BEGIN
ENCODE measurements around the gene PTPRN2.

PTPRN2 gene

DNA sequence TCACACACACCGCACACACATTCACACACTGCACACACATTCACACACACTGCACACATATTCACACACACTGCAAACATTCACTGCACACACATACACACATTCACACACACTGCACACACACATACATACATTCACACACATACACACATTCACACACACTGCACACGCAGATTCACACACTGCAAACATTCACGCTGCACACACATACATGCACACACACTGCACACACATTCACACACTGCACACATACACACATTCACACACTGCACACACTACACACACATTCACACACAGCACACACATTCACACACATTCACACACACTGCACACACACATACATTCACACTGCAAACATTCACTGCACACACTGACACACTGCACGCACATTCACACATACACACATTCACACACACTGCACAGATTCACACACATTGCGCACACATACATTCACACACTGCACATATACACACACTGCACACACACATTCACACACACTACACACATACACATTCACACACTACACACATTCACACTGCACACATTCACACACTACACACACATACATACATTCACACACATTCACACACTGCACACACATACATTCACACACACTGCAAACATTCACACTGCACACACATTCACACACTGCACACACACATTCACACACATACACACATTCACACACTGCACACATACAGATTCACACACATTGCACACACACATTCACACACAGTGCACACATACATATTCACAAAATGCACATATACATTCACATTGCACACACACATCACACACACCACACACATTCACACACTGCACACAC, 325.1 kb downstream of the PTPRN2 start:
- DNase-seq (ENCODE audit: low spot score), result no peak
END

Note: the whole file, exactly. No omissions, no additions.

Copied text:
ENCODE measurements around the gene PTPRN2.

PTPRN2 gene

DNA sequence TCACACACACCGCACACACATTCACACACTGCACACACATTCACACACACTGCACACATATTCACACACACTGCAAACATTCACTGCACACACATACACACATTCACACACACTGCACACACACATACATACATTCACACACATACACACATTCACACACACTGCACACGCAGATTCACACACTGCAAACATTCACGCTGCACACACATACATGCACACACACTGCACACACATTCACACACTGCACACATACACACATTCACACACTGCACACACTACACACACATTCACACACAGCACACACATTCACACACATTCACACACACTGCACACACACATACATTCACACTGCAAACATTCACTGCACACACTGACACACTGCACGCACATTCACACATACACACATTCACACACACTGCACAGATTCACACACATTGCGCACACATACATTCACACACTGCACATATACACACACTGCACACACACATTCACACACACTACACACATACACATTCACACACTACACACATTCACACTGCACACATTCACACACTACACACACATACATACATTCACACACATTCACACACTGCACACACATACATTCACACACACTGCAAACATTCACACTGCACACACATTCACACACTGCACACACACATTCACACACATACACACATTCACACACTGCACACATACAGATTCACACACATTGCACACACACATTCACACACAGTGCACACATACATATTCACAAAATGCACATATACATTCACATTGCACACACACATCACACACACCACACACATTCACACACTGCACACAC, 325.1 kb downstream of the PTPRN2 start:
- DNase-seq (ENCODE audit: low spot score), result no peak